As such, it was ripe for a follow-up, and I quite enjoyed Jeff Mariotte’s “Serpents in the Garden.”  Set a few months prior to the events of Star Trek: The Motion Picture, Kirk returns to Neural to see what has happened there and to try to undo some of the mistakes he’d made in his previous visit.  As might have been expected, things have gotten worse on Neural, not better, and the Klingons are more of a threat there than ever.

I enjoyed reading this fun extrapolation of what might have happened on Neural after the credits on “A Private Little War” rolled.  It’s great to see Tyree again, and I enjoyed the way Mr. Mariotte developed several new characters among the Hill People, as well as how he brought back the Villager leader Apella and also the Klingon Kurt.  There have been some previous great Trek stories exploring the potentially-negative ramifications of Captain Kirk’s actions in certain Original Series episodes, and Serpents in the Garden fits well into this Trek sub-genre.  (One of my very favorites of these types of stories is also one of the first non-televised Star Trek stores I ever read, a sequel to “The Apple” by Michael Carlin, Tom Sutton, & Ricardo Villagran that appeared in issues #43-45 of DC Comics’ first Star Trek comic book series.)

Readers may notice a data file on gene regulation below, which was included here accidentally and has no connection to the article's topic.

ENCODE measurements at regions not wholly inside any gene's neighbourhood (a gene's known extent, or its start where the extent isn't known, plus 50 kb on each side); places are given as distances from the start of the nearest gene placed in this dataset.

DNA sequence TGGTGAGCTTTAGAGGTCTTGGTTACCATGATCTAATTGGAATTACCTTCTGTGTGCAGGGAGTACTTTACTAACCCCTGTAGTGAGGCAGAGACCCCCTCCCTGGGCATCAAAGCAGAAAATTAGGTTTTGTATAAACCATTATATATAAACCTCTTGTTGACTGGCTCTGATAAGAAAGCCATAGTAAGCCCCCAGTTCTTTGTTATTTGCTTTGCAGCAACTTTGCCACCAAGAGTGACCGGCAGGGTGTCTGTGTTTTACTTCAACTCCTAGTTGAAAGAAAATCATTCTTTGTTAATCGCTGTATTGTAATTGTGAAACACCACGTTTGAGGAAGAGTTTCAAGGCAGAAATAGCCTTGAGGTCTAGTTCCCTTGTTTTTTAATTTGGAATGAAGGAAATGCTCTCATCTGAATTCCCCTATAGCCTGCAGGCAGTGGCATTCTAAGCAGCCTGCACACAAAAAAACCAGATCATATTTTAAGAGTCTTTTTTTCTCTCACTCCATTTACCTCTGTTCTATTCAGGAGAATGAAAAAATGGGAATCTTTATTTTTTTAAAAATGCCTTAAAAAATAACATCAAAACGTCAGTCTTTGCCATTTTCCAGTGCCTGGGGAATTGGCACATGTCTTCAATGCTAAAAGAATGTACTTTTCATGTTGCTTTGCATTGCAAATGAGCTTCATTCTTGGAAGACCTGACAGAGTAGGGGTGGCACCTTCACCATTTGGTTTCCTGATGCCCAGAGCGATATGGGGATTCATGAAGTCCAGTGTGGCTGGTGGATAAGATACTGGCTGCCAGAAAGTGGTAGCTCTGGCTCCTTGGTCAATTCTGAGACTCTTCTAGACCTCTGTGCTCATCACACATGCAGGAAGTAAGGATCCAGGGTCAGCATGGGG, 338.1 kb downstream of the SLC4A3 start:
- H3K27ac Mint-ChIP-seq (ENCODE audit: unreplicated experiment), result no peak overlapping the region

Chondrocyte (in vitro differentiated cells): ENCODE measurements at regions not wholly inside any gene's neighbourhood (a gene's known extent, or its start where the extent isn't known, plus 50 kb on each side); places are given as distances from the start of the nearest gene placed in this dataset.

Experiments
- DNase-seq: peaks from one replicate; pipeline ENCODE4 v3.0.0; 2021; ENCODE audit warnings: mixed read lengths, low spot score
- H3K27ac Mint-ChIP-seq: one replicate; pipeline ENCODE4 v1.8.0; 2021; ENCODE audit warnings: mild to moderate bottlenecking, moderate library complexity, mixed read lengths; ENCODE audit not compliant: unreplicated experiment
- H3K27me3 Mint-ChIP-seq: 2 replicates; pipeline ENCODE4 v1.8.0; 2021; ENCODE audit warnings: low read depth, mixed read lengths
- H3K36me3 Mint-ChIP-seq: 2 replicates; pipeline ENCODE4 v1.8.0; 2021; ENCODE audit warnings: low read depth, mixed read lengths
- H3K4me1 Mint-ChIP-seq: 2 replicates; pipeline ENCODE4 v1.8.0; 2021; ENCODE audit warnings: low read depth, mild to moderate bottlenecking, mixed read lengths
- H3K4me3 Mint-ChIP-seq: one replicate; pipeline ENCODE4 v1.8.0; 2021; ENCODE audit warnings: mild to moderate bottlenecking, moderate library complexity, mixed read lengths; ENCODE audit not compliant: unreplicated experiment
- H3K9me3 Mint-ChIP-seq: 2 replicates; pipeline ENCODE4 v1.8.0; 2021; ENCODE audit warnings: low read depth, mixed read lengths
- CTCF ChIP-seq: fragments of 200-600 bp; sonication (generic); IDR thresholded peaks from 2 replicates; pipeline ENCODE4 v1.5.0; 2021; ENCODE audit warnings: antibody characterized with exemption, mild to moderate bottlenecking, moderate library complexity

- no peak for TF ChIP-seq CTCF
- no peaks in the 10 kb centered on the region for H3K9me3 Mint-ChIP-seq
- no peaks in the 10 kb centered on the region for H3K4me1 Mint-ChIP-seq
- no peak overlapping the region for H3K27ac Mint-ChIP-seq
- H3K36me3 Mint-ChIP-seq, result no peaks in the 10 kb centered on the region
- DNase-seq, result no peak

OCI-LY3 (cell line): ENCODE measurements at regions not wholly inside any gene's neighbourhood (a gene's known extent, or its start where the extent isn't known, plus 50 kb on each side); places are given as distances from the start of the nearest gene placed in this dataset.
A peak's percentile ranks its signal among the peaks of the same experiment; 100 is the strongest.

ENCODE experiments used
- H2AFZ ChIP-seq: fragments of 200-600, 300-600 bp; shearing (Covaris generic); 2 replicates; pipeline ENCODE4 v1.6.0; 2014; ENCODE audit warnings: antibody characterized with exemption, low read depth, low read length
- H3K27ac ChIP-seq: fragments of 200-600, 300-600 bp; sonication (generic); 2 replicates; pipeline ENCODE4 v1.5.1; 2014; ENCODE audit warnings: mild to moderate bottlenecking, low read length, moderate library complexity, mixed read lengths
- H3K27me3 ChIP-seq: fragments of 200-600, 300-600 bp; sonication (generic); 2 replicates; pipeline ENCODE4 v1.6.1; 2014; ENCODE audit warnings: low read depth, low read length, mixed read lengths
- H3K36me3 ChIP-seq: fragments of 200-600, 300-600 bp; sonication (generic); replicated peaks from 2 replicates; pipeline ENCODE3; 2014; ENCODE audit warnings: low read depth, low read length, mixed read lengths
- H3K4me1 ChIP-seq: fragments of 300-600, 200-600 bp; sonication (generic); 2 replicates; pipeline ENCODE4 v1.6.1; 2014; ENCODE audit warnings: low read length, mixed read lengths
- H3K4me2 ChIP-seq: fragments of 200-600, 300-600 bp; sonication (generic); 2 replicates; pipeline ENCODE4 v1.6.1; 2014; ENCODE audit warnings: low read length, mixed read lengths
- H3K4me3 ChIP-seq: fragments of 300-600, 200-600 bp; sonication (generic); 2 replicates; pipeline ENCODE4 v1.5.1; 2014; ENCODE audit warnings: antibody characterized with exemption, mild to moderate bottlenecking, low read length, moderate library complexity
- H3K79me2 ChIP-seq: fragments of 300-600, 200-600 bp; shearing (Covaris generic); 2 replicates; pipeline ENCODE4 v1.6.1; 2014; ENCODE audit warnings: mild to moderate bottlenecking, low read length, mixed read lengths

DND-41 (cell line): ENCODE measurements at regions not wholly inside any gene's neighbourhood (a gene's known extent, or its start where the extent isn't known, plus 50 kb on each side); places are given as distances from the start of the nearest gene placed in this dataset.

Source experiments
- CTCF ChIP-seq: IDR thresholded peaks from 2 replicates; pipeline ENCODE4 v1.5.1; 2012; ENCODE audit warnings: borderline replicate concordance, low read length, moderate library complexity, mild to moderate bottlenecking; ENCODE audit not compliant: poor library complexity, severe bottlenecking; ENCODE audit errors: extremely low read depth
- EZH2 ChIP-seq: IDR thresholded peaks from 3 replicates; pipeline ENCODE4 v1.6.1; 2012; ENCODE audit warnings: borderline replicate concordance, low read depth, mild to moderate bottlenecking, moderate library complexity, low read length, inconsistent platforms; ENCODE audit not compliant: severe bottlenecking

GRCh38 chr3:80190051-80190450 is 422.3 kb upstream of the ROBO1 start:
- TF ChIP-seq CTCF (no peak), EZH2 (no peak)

Mr. Mariotte’s writing style is a little different in feel and tone from the more standard “house style” of Pocket Books’ Trek books these days.  It takes a little getting used to.  I thought the novel began rather abruptly, with Kirk seeming to just hop off on this secret mission without much thought (and with only three previously unknown low-ranking Starfleet officers to help him).  Why wouldn’t Kirk want a starship around to support him?  And if he felt that was impossible (for fear of provoking the Klingons), why wouldn’t he take one or more of his comrades from the Enterprise along to help him?  This set-up didn’t quite work for me, but thankfully once Kirk was back on Neural (which happens very quickly), I was far more interested in the story Mr. Mariotte was telling.